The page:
The latest draft that we have seen does not recognize the negative influence of pesticides on biodiversity, despite hundreds of studies making that link (including Geiger et al. 2010, Beketov et al. 2013, Pelosi et al. 2013, Woodcock et al. 2017, Sanchez-Bayo and Wyckhuys, 2019) most recently echoed by the European Environment Agency’s report on the State of Nature in the EU 2020.

Instead it argues that the farming sector is already delivering biodiversity benefits and that moving towards another system will become too expensive by saying  ‘HIGHLIGHTS that IPM is to a certain extend already part of today’s farming’ and ‘STRESSES that incorporating alternative methods and technologies on farm level also requires adaptation and adequate investment and demonstration while that further changing practices it should not lead to a disproportionate economic burden for farmers’. This actually means that Member States are very happy with the extent of the decline in biodiversity despite the clear evidence of collapse.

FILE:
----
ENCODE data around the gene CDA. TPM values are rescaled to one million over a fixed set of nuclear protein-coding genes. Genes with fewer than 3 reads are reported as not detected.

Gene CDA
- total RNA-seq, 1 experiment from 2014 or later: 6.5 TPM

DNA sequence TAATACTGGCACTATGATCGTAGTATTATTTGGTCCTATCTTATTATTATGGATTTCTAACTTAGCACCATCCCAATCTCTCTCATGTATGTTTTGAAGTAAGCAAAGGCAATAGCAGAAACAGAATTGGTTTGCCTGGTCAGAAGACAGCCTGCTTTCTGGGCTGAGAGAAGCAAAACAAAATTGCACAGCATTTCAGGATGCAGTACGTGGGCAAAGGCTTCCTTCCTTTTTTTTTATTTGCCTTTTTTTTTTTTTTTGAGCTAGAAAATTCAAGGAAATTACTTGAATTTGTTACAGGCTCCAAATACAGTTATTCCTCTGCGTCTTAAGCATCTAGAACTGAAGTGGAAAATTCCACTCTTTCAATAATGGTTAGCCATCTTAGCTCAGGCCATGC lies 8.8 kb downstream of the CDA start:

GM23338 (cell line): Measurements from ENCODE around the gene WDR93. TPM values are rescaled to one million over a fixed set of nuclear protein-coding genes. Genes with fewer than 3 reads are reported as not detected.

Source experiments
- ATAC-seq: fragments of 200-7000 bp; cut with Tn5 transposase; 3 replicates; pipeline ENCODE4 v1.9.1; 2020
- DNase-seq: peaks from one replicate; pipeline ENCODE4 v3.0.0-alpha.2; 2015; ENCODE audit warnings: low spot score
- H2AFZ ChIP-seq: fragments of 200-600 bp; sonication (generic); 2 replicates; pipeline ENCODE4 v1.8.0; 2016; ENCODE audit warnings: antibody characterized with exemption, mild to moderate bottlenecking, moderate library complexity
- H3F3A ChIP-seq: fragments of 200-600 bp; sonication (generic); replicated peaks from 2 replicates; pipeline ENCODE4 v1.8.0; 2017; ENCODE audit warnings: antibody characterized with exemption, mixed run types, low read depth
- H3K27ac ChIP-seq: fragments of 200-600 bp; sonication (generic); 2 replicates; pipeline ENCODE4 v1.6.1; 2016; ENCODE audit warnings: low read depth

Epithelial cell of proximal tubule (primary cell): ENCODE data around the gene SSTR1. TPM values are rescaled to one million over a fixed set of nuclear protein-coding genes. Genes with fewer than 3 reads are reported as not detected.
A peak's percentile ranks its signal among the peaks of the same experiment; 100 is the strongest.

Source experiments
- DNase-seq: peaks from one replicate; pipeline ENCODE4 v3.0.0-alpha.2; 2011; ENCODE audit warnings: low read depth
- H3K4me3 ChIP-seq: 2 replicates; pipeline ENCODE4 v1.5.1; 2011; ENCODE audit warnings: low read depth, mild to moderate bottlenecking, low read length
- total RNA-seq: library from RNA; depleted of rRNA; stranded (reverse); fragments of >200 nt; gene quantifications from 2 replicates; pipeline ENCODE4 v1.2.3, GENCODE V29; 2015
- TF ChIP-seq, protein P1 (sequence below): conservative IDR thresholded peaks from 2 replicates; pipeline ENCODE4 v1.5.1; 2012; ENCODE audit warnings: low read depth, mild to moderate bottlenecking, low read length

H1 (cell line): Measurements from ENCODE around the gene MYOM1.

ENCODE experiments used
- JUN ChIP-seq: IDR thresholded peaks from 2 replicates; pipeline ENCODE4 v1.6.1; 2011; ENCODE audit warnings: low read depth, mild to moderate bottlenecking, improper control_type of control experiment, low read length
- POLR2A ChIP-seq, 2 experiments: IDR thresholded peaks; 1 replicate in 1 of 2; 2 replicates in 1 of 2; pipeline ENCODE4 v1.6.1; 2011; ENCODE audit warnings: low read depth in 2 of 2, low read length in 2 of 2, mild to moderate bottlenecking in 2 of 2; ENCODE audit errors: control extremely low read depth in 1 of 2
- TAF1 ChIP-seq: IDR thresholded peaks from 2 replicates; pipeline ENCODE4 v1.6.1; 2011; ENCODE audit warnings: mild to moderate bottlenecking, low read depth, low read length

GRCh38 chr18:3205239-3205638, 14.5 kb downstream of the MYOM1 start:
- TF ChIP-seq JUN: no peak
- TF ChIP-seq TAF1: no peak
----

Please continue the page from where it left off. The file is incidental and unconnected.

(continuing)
This is an extremely serious situation. Not only for Europe’s citizens, animals and plants but also for the farmers themselves. Several researchers have been trying to put a value on the activity of insect-provided ecosystem services. Pollinators add a value of US$215 billion per annum to crop production (Gallai et al. 2009), while the economic value of natural pest control has been calculated to represent a global annual value of 400 billion US$ per year (Costanza et al. 1997). The present trajectory of biodiversity loss means that in Europe this gift of nature is now almost gone.